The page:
The states with the strongest year-over-year price performance are Nevada where the annual gain was 25.3 percent, California (21.3 percent), Michigan at 14.4 percent, and Arizona and Georgia at 13.5 and 13.3 percent respectively.



Arkansas was the only state to experience an annual drop in values in November, declining 1.1 percent.  Only small gains were posted in New Mexico (+0.3 percent), Mississippi (+0.7 percent), Kentucky (+0.8 percent) and Vermont (+1.4 percent.)

Despite the double digit annual gains, prices nationwide remain 17.6 percent below the peak levels set in April 2006.  When distressed sales, including both short sales and sales of bank owned real estate (REO) are excluded, the index is down 13.3 percent from the peak.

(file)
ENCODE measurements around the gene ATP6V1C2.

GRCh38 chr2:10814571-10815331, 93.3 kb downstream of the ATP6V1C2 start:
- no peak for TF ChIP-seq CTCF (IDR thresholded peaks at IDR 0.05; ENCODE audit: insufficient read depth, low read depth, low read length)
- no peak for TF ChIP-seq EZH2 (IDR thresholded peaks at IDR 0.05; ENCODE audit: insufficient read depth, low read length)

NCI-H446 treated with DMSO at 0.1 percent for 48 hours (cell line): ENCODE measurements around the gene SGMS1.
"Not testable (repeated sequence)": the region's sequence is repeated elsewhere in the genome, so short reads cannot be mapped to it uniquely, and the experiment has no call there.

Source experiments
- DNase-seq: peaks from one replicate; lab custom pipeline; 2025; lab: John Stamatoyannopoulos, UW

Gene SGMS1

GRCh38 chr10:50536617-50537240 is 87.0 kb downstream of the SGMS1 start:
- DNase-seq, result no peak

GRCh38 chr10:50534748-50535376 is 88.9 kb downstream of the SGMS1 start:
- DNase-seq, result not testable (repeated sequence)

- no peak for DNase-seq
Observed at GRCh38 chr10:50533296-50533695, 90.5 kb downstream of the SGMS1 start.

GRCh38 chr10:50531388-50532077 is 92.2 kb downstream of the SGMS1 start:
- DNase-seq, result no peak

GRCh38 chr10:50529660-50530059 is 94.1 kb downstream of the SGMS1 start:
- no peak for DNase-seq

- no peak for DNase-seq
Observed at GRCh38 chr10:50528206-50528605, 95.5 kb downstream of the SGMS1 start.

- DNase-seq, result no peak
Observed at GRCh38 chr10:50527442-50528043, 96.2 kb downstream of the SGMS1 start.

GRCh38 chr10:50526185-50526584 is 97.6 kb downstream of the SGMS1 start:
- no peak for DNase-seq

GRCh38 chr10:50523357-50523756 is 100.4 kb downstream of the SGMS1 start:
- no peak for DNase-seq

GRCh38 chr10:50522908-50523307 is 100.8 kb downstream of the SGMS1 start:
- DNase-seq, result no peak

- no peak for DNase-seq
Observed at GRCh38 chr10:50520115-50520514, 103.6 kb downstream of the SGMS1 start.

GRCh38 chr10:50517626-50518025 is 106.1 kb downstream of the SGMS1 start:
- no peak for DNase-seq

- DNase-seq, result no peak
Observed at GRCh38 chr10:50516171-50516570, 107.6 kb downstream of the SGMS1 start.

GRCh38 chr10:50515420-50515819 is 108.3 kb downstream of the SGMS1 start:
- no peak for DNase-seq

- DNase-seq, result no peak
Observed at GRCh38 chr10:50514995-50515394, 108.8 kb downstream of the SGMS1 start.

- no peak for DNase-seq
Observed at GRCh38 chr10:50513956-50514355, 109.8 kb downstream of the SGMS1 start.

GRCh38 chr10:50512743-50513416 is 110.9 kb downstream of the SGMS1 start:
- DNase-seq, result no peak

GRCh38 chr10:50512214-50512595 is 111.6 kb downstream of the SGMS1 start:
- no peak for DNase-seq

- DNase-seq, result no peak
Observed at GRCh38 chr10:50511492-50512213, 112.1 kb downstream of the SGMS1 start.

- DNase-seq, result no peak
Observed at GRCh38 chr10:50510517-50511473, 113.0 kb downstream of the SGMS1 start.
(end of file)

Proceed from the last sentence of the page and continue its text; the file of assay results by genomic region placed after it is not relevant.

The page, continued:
Twenty-one 21 states and the District of Columbia have climbed back to 10 percent or less of their peak value and nine of these (Colorado, the District, Iowa, North Dakota, Oklahoma, South Dakota, Texas, Vermont, and Wyoming) have established new price peaks this year  Other states still have a long way to go.  The five still furthest off of their peak values are Nevada which, despite a strong recovery is still down 40.5 percent, Florida, down 37.3 percent;  Arizona (-31.4 percent), Rhode Island (-29.4 percent), and Illinois (-24.5 percent.)

CoreLogic projects an annual increase in its index including distressed sales of 11.5 percent in December and 10.6 percent for the index which excludes those sales.  Month-over-month both of the HPIs are expected to dip 0.1 percent in December.

Mark Fleming, chief economist for CoreLogic said, “The housing market paused as expected in November for the holiday season with very low month-over-month appreciation.  Year-over-year home prices are up an impressive 11.8 percent.  Our pending HPI projects that home prices will grow by 11.5 percent for the full year 2013.  That will make 2013 the best year for home-price appreciation since 2005.”